KA-5 Australia

1976

Alan Bond teams up Bob Miller (who later becomes Ben Lexcen) with the young Dutch designer Johan Valentijn, who had worked with Sparkman & Stephens notably on Courageous in 1974.

The two men spend seven months experimenting with five 1/9° scale models (2.25 metres) in the University of Delft test tank.

Australia’s design is conventional compared to Southern Cross. It is 3.6 tonnes lighter and has 6 m2 more sail area. It has v-shaped midship sections, a low freeboard, large bustle and a low aft run finishing in a wide u-shaped transom. Its fore overhang is very narrow and round shaped in its lowest part. The cockpits are shallow. Its keel is thin and the ballast placed very low. The elliptical mast is made in extruded aluminum.

1977

Australia is launched in February. It sails off Yanchep, outclassing Southern Cross.

In July, Australia sails trials off Newport with another challenger candidate, Sverige.

The challenger selection semi-finals are raced from August 11. Sverige races against Gretel II and Australia against the ‘old’ France 1, winning four times.

Australia meets Sverige in the challenger selection final trials. Again the Australian boat triumphs four times.

Australia is selected as official challenger for the 1977 America’s Cup.

The America’s Cup

From September 13 to 18, 1977, off Newport, Rhode Island.
Australia races against Courageous n the best of seven series.

America’s Cup course
Olympic Course – total distance: 24.3 nautical miles.
Start: America’s Cup buoy anchored 7 miles, SSE (magnetic) off the Brenton Reef Light Tower. Races shall consist of six legs.
First leg: approximately 4.5 nautical miles, from the starting buoy to windward.
Second leg: from the first mark equidistant from the starting buoy and the first mark at a point on the circumference of a circle the diameter of which is the first leg.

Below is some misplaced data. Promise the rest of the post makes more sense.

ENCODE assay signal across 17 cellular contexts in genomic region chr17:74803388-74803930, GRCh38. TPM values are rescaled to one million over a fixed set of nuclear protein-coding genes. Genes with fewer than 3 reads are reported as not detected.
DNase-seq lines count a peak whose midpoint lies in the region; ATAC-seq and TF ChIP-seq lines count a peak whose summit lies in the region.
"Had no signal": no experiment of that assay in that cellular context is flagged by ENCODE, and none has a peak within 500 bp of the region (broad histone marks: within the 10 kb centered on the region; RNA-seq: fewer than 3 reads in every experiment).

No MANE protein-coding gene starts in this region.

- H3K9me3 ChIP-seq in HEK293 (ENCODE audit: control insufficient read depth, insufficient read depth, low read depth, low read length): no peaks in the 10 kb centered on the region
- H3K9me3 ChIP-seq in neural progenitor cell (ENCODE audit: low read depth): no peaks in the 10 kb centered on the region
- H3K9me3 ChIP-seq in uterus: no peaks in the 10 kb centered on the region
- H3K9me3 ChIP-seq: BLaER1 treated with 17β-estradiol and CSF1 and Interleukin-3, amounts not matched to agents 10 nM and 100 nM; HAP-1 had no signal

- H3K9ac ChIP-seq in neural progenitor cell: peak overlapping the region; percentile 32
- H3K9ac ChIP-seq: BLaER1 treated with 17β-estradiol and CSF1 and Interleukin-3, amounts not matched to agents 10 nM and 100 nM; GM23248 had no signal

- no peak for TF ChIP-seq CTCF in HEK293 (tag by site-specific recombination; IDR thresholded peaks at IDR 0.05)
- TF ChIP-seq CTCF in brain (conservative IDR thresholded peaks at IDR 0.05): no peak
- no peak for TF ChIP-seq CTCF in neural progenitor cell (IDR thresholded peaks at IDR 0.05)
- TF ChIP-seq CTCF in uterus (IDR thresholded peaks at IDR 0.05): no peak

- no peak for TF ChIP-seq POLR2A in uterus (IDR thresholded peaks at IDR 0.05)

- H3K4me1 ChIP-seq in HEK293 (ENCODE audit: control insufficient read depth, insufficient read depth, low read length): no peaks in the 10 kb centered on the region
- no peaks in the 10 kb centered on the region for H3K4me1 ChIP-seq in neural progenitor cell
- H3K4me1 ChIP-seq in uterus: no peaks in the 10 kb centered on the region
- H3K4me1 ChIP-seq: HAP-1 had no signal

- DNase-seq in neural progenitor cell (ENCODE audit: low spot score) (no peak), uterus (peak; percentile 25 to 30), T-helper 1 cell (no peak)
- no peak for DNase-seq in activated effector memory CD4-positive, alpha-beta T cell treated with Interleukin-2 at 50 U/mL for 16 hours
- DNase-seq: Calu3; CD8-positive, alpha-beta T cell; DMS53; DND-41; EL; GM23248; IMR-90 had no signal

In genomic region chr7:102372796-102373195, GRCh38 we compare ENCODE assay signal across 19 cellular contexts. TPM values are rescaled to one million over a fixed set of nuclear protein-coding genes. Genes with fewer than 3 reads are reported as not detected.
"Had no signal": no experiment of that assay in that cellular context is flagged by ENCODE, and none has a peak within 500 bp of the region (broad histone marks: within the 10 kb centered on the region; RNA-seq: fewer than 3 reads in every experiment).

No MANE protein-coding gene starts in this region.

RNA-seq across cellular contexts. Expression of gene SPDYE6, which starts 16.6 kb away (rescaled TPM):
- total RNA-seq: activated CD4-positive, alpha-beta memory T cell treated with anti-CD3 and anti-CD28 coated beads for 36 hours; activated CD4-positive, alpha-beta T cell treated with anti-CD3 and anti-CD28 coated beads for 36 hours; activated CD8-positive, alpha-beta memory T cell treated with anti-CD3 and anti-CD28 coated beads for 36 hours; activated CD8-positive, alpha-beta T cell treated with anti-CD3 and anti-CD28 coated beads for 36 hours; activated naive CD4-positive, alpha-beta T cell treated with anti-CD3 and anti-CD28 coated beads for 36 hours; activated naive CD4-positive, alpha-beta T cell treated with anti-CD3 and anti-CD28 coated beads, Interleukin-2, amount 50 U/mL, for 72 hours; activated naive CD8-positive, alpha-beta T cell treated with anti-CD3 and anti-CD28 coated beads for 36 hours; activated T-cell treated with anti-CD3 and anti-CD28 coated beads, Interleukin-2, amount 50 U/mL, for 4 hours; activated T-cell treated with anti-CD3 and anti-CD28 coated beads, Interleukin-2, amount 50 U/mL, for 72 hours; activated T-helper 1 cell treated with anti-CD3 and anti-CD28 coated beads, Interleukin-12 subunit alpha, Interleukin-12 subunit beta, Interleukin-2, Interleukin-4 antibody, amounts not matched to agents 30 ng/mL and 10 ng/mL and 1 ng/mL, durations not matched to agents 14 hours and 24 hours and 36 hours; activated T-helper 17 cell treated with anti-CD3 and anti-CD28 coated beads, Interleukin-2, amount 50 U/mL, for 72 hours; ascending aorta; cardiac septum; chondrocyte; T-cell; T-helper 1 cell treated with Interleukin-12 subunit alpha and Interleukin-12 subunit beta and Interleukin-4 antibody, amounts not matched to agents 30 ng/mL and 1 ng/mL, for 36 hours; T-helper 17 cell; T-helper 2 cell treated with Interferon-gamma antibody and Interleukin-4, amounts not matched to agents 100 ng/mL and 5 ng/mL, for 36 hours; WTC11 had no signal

Third leg: from the second mark back to the starting buoy.
Fourth leg: from the starting buoy to the first mark.
Fifth leg: from the first mark to the starting buoy.
Sixth leg: from the starting buoy to the first mark and the finish line.

Results

Courageous beats Australia by four wins to nil

September 13, first race. Wind at start: 225°, 12.5 knots. Wind at finish: 205°, 17 knots. Courageous beats Australia by 1 minute 48 sec.
September 16, second race. Wind at start: 195°, 11 knots. Wind at finish: 160°, 15 knots. Courageous beats Australia by 1 minute 03 sec.
September 17, third race. Wind at start: 238°, 8 knots. Wind at finish: 310°, 8 knots. Courageous beat Australia by 2 minutes 32 sec.
September 18, fourth race. Wind at start: 265°, 14 knots. Wind at finish: 260°, 9 knots. Courageous beat Australia by 2 minutes 25 sec.

In 1977, Courageous defends successfully the America’s Cup for the second time. The American yacht leads the races from the start to the finish, but the difference at the finish is never spectacular: one minute and three seconds minimum to two minutes and 32 seconds maximum.

The difference in speed and gear is not decisive. The Hood sails set on the defender partly contribute to the gap with Australia.

1979 – 1980

Australia is extensively modified by Ben Lexcen – with a longer keel, from which lead is removed and part of which is put into the bottom of the hull. It gets a bigger trim tab, a new, deeper rudder and a modified bustle.

Lexen also designs a new mast, with hydraulically adjustable spreaders to increase or reduce mast torsion depending on the strength of the wind or the sea conditions.

1980

In March, Sir Jim Hardy is appointed as skipper. Australia is shipped to Newport.

The challenger selection trials are sailed off Newport. The semi-finals pair Australia with Sverige and France III with Lionheart. Australia wins by four races to two.

In the challenger finals, Australia races against France III. The French challenger is never a threat to the Australians, who win by four races to nil. Australia becomes the first challenger since 1870 to contest the America’s Cup a second consecutive time.